The Major Archbishop of Kiev, Sviatoslav Shevchuk, spoke directly of the need of "sending a clear message to the faithful and to the Pope" on the fact that "the family is the stable, faithful, and sacramental union between a man and a woman." This arose because, as one Synod Father said, very little had been said of the unions between persons of the same sex - not more than three interventions in the assembly -and yet Monday's Relatio spoke about it ad abundantiam. 

What this shows us is that many of our Bishops are not going to sit back and let the Gospel be abandoned in favour of satisfying the secular world. As cardinal Pell says in the interview below: “we are not giving in to the secular agenda; we are not collapsing in a heap...we have no intention of following those radical elements in all the Christian churches and of the Catholic Church in one or two countries. Christ’s teaching on marriage is not put there as a burden; it works in the long run; it’s there to protect us...Communion for the Divorced/re-married is for some, very few, certainly not the majority of the Synod Fathers, is only the tip of the iceberg. It’s a stalking horse. ~They want wider changes; recognition of civil unions, recognition of homosexual unions. The Church cannot go in that direction. It would be a capitulation from the beauties and strengths of the Catholic Tradition”.

Well said, your Eminence -and thank you to all the faithful Fathers at the Synod.

Wednesday, 15 October 2014

How To Suffer with Christ and His Church – An Insight from Richard Collins (RIP)



I have been given permission to publish an email sent by Richard Collins (Linen on the Hedgerow) to one of our readers at a time when he was undergoing much suffering. I was trying to find words to introduce the email to you, but it actually speaks for itself. I will only say that I think this is something which can and will help many people in their suffering. Thank you to Richard for writing it; to his family for allowing us to share it, and to the reader who forwarded it to me.

We are hoping other Catholic blogs will give space to Richard's email, so that as many people as possible benefit from his manner of suffering with Christ and the Church.

Please do say a prayer for Richard, his family, and all those who are approaching death.

"Dear [...]

When I was in hospital I found the long nights awake particularly hard. So, I imagined Christ in His cell the night before Calvary and I joined Him there.

I took great comfort from the fact that I was able to share my suffering alongside Him.
Over the nights that followed, more visitors came to the cell. St Therese de Lisieux, the Venerable Fulton Sheen, Pope St Pius X, Padre Pio.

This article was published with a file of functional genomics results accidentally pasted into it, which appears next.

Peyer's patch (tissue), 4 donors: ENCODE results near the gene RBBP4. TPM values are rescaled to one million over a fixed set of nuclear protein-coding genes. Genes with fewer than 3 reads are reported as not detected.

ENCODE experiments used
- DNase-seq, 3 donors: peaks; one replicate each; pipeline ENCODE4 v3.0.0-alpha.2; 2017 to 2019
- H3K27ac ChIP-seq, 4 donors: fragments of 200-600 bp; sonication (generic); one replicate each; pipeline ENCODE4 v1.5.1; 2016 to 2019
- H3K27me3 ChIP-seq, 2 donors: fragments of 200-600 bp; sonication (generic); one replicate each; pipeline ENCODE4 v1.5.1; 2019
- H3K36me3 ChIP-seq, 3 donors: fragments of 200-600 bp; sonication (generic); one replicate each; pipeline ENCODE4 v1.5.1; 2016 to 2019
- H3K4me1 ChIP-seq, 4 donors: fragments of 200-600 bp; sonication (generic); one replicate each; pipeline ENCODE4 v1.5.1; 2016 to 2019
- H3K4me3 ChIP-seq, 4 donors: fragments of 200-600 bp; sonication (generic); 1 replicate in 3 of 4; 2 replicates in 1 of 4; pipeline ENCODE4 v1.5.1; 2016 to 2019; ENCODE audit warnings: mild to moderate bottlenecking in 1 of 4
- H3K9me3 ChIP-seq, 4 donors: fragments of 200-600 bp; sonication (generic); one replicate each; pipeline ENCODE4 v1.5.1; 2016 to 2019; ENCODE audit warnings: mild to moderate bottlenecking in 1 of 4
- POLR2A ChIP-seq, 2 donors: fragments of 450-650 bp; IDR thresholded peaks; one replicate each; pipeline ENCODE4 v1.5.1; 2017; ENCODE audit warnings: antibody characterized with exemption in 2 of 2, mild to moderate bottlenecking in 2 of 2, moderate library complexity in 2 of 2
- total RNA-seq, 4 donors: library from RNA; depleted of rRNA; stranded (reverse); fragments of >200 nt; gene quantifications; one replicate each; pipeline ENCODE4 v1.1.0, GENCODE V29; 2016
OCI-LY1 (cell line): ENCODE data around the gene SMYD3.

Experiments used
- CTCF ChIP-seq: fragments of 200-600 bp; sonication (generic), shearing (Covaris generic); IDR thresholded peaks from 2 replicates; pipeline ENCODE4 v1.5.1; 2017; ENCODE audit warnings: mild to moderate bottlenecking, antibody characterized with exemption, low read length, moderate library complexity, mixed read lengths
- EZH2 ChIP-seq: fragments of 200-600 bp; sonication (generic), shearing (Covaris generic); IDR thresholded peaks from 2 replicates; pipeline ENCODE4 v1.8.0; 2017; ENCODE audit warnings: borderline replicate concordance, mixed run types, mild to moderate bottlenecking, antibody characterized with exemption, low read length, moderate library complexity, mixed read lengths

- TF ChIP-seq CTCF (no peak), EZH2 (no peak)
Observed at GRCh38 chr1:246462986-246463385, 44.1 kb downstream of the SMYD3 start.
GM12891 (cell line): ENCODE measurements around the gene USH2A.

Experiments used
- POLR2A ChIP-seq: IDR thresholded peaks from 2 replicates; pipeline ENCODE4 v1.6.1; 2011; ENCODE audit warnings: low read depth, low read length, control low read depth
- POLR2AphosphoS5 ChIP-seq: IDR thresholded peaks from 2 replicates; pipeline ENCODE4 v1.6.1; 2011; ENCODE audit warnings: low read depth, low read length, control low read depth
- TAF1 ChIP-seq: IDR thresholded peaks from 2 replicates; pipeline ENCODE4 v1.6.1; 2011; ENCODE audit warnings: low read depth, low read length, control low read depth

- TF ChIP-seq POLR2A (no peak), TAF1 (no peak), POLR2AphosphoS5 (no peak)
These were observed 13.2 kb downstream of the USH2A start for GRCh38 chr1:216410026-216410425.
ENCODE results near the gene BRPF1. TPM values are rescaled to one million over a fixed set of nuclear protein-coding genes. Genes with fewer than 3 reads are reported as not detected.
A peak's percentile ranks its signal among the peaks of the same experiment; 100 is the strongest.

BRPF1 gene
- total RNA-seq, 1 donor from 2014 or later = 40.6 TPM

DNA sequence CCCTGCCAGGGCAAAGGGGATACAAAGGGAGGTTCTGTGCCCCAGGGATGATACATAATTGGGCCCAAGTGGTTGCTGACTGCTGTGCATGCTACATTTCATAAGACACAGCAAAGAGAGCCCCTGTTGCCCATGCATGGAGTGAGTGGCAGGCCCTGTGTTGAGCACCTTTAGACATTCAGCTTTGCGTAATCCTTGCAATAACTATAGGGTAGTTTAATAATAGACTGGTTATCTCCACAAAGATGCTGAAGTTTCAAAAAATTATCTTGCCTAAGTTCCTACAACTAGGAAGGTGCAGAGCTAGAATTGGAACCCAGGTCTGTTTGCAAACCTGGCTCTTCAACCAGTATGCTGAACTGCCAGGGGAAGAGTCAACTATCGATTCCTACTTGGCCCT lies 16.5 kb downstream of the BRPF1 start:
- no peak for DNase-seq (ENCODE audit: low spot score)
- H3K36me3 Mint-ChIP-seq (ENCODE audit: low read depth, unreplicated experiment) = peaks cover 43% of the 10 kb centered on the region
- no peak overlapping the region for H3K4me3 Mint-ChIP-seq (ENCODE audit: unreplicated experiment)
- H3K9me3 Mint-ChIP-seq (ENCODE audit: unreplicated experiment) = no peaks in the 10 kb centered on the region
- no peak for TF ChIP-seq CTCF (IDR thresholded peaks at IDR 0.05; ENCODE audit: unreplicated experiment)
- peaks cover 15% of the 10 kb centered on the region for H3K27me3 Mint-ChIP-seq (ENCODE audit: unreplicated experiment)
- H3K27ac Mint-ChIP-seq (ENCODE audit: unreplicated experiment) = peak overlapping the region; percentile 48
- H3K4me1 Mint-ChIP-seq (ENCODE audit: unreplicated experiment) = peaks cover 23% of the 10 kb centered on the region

I began to look forward to my night time meditations and even added a priest friend also suffering with terminal cancer.

It was quite a group that gathered each evening; we began to pray for friends and family in need (including yours).

This has been a great source of comfort and understanding and, every evening, I remember [.....] and yourself in my prayers.

God bless

Richard"

May God bless Richard, all the faithful departed, and grant courage, peace and strength to those left behind. Amen. 

Francis and the Synod

We all know where the ‘Pastoral Modernisers’ go wrong: rather than seeking to have people’s lives conformed to The Faith, they are conforming The Faith to people’s sinful lives. It is akin to the Government saying ‘too many people are being prosecuted for breaking the speed limit; we ought to get rid of these limits so we don’t put folk into the position of being labelled law-breakers and banned from driving’. It is a position of pure nonsense. It is Humanae Vitae and Evangelium Vitae completely overturned and Scripture, Tradition and Natural Law abrogated.

Francis has three routes he can take after the Synod:

1. Uphold doctrine but change canon law on who can be admitted to Holy Communion

2. Abandon doctrine hitherto held

3. Hold to both doctrine and to canon law while seeking to ensure some kind of place in the Church for those in irregular situations.

Lets looks at these.

On 1:  If Francis leaves the doctrine alone on family and human sexuality yet re-writes Canon Law on who can be admitted to Holy Communion, he will get the Church into a state of saying one thing and doing another: a state of betrayal wherein doctrine and practice are at odds. He cannot then, choose this option. Surely he does not lack the formation and intelligence needed to realise that he cannot lead the Church into saying one thing and doing another?

On 2:  If he tries to re-write doctrine to say that adultery in all its forms (pre-marital sex; serial marriage; homosexual marriage) is acceptable he will show himself to have fallen into heresy when judged against Scripture and Tradition. Surely he cannot be so arrogant as to think he can abandon Scripture and Tradition in order to accommodate today’s sexual proclivities?

On 3:  This is the only option he can take if he seeks to be faithful to the Gospel and Tradition.

If he chooses Option 1 he simply becomes unable to require our obedience, since he cannot require us to follow canon law at the expense of Divine Law. If he chooses option 2 he becomes heretical.

I choose to expect that Francis will take the third option and uphold both doctrine and canon law; that he will simply require pastors to help those in irregular situations to feel valued by the Church (which can be done by affirming that these persons have a right -and duty- to attend Mass; a right and a need to take part in the social life of their parishes and a right and a need to seek Spiritual Direction).

The Synod however, has only completed one full week, so there is a long way to go before he chooses his path. Let us support him with our prayers and sacrifices.